Though some time back, we reviewed the Ruger American Compact 9mm pistol, today we are looking at the American Compact .45 ACP. The Compact 9mm was a winner in my book. Ruger hit it out of the ballpark. My oldest daughter fell in love with it and had to have one of her own, though she hasn’t bought a new gun in at least eight years. My name was on the list for the American Compact in .45 ACP. So not too long ago, I finally got my sample for testing.
The 9mm and .45 ACP compact models are very similar in size and most dimensions. However, here’s the .45 ACP specs, just the same. The sample I requested was the Pro model, which has no manual external safety lever. The frame is black polymer, and the slide is stainless steel. However, it is black in color (Nitride) and has a nice, tactical look to it. It comes with the combat three white dot sight set-up, which is very fast to pick up under stress. There is also a Picatinny rail on the dust cover for mounting lights or lasers. The barrel is 3.75 inches long, which is slightly longer than the 9mm barrel. The gun weighs only 28.6 ounces, so it’s easy to carry all day long. I carried it for two weeks in a Blackhawk Products leather holster. The fit was perfect.
Trigger and Feel
The trigger itself has a short take up before firing and positive reset, which you can feel. It also has that safety lever in the middle of the trigger. The gun won’t/can’t fire until you have your finger on the trigger applying pressure to that little lever. The gun also comes with three different back straps, so you can get the gun to fit you hand. I installed the small one and never thought about replacing it because it felt great in my hand. And, as expected, the gun is built for sustained firing of +P .45 ACP ammo.
Ruger has what they call a recoil reducing barrel cam, which is the same thing they have on the 9mm version. The low mass slide and low center of gravity supposedly help reduce felt recoil. As with the 9mm version, I didn’t actually notice if the recoil was reduced or not. Then again, I shoot handguns of all calibers every week, and I don’t find the 9mm or .45 ACP handguns punishing at all in the recoil department.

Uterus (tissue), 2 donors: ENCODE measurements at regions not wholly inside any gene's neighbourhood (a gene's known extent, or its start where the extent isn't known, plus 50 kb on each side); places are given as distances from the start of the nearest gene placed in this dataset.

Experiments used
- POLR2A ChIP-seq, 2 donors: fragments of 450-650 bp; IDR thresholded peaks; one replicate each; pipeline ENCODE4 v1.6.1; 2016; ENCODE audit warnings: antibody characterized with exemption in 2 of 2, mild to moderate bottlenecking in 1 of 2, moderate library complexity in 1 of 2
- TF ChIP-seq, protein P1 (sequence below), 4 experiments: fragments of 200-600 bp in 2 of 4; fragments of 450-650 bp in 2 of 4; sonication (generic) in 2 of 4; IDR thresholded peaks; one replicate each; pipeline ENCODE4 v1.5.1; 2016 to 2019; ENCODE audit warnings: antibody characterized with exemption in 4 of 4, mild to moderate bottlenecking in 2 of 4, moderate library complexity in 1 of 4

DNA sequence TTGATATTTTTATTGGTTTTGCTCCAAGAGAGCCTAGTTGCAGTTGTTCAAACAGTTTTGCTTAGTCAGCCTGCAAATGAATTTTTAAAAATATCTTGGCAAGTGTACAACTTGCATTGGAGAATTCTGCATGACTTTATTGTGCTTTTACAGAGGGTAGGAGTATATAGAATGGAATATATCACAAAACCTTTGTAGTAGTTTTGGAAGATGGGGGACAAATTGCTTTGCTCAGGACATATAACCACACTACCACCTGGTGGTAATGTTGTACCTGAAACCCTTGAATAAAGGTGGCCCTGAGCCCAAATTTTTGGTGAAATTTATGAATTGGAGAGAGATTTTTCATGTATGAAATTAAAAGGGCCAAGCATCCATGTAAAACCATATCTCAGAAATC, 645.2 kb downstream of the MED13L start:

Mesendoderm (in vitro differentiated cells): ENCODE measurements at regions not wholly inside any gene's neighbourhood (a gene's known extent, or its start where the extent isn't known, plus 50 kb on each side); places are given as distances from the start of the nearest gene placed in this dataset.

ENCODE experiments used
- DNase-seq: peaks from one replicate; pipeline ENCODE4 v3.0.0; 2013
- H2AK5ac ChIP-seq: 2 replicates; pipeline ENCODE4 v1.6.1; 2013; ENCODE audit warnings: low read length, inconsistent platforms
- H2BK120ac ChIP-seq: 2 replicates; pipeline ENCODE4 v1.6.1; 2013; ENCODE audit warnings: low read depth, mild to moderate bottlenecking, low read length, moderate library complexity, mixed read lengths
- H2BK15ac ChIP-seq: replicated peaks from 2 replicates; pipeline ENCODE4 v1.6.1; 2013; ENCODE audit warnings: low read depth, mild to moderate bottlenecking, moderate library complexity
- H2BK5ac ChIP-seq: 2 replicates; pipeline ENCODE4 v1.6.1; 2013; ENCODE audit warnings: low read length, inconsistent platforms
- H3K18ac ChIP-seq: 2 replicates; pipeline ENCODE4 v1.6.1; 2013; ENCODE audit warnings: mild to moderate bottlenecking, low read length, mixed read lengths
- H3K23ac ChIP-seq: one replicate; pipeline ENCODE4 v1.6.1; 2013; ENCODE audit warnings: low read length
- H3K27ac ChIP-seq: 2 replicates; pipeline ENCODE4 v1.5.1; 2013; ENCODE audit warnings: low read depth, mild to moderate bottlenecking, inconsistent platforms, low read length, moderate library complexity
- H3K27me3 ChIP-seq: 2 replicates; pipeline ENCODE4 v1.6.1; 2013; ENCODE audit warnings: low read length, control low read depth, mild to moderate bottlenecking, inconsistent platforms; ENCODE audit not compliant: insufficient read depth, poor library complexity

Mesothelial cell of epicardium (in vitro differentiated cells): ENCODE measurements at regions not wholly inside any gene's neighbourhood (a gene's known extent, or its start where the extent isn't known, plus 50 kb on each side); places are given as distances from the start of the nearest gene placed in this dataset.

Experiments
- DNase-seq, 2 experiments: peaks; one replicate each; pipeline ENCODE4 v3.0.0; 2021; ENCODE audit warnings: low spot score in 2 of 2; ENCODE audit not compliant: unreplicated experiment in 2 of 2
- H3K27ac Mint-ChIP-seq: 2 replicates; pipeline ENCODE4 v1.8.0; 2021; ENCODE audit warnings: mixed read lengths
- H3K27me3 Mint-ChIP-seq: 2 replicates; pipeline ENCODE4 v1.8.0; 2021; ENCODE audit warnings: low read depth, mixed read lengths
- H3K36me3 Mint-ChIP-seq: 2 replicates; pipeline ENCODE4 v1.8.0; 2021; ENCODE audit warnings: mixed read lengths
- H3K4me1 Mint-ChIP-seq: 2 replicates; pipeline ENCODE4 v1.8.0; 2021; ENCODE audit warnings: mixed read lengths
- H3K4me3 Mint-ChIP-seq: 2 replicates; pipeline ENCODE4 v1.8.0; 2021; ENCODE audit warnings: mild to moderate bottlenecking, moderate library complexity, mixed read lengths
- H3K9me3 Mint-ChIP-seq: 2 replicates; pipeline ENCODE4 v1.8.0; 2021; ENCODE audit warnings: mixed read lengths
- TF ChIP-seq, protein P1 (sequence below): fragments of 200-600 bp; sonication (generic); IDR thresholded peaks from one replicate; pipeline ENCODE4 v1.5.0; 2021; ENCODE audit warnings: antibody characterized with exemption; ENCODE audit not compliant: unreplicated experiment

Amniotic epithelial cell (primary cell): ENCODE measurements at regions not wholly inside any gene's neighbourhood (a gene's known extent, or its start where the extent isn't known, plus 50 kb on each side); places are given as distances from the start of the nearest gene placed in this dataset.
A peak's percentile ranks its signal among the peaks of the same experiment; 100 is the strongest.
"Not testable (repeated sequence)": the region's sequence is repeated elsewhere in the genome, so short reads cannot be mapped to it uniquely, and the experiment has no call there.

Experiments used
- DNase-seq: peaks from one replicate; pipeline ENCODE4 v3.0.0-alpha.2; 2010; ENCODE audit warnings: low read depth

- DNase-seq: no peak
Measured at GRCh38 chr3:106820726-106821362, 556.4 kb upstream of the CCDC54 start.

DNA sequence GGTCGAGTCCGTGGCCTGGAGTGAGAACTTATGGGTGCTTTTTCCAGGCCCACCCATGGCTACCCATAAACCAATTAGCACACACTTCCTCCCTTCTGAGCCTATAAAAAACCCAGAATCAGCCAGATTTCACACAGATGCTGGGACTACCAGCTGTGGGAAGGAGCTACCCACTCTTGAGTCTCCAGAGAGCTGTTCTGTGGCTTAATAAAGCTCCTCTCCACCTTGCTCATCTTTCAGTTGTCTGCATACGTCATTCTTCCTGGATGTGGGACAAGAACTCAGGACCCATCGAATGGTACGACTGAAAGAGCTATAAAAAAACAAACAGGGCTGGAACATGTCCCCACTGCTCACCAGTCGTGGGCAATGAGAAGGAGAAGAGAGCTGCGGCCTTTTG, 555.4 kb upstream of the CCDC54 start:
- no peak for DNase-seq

There is a full-time ambi slide and magazine release, so there’s no need to switch them from side-to-side on the gun. Two Teflon nickel coated magazines are included with each gun—one is the compact mag that holds seven rounds, and the other is the 10-rd mag that has a sleeve on it. This is the same mag that Ruger uses in the full-sized American .45 ACP handgun. I was hoping, really hoping, that Ruger could have found a way to make that compact magazine hold eight rounds instead of seven.
Speaking of the magazines, they have a stout spring. And with the Teflon-nickel coating, they are a little bit slick in the hand when loading them. The last round in the 7- and 10-round mags were a little tough to get into the magazines. The 7-rd mag has a pinky catcher floor plate, so your pinky finger isn’t left dangling under the magazine.
With the massive external extractor there are no worries about a shell getting stuck in the chamber. The rear sides of the slide have serrations, for a sure grip when chambering a round , which is very nice indeed. And the entire gun has what we used to call the melted treatment—no sharp edges or corners to catch on clothing or holsters. The top rear of the barrel has a hole in it, so you can visually look and see if there is a piece of brass in the chamber or not. It was too small for my old eyes to see if there was brass in the chamber or not. Still, it’s a nice touch and is required by some states, if you want to sell handguns in those states.
Easy Take Down for Cleaning and Maintenance
The take down, for cleaning and maintenance, is simple. Just remove the magazine. Make sure there isn’t a round in the chamber, lock the slide back, rotate the take-down lever, and grasp the slide and release it slowly. Then, when the slide is removed, you can take out the recoil spring, guide rod, and the barrel. It’s a piece of cake to do.